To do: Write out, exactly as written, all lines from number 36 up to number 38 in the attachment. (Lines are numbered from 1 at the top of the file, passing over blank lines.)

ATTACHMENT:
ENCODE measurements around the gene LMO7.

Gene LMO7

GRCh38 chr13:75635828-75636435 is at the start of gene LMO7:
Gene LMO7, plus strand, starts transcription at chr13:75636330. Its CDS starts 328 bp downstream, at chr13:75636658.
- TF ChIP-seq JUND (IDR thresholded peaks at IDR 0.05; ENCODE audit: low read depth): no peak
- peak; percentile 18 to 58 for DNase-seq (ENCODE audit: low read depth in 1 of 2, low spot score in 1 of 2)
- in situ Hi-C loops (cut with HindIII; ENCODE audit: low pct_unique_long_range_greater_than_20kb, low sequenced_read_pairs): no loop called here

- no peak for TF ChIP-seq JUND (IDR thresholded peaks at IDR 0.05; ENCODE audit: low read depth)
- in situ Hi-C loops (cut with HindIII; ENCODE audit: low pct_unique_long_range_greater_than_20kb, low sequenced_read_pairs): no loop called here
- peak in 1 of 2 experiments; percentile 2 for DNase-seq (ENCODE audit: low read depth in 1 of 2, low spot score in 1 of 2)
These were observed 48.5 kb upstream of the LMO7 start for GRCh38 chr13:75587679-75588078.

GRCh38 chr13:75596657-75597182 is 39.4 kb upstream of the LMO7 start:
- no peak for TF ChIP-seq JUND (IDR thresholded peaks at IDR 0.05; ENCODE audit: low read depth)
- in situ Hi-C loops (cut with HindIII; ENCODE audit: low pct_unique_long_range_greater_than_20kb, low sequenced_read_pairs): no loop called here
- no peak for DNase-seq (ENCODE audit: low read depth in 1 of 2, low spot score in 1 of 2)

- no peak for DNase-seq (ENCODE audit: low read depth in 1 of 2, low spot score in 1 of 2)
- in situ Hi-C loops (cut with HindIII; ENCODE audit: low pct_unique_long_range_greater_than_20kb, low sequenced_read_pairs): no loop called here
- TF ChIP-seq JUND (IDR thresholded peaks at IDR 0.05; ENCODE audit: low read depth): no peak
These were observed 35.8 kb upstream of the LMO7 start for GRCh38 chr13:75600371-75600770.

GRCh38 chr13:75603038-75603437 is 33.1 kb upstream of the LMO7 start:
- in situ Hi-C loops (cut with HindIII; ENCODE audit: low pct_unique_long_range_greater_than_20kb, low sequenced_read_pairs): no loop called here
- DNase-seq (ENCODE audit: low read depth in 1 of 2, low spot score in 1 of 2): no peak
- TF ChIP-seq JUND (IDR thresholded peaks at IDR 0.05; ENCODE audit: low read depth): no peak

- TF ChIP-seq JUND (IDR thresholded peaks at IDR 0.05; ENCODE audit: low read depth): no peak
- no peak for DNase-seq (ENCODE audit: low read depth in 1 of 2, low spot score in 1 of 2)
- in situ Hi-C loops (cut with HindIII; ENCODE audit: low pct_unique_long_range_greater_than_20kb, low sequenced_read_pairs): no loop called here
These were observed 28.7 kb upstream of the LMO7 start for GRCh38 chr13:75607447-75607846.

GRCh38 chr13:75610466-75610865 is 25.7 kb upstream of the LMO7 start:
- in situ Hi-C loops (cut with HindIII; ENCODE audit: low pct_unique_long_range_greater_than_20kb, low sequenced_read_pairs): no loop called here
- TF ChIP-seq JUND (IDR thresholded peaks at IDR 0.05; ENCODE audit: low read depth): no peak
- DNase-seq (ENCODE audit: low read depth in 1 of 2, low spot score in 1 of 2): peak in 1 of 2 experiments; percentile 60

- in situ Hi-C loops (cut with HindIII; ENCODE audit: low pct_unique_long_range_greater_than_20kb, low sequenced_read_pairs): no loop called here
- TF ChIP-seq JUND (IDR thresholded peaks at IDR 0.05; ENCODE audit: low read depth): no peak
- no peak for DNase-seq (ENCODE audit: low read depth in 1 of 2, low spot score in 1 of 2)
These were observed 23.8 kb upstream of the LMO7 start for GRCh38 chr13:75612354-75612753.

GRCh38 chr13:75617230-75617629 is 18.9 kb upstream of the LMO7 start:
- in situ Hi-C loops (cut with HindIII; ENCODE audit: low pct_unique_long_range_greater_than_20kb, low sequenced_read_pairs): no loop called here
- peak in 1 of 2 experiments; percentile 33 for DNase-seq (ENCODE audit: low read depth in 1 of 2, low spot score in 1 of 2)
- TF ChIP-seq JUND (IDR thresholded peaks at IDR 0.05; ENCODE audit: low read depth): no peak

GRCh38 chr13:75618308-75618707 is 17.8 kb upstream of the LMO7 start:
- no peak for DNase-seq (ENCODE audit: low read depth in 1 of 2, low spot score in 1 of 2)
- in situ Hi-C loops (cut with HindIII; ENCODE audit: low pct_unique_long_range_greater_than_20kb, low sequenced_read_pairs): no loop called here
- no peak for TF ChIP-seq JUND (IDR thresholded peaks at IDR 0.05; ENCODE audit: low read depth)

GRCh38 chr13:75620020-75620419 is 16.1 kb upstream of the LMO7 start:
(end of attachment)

GRCh38 chr13:75617230-75617629 is 18.9 kb upstream of the LMO7 start:
- in situ Hi-C loops (cut with HindIII; ENCODE audit: low pct_unique_long_range_greater_than_20kb, low sequenced_read_pairs): no loop called here
- peak in 1 of 2 experiments; percentile 33 for DNase-seq (ENCODE audit: low read depth in 1 of 2, low spot score in 1 of 2)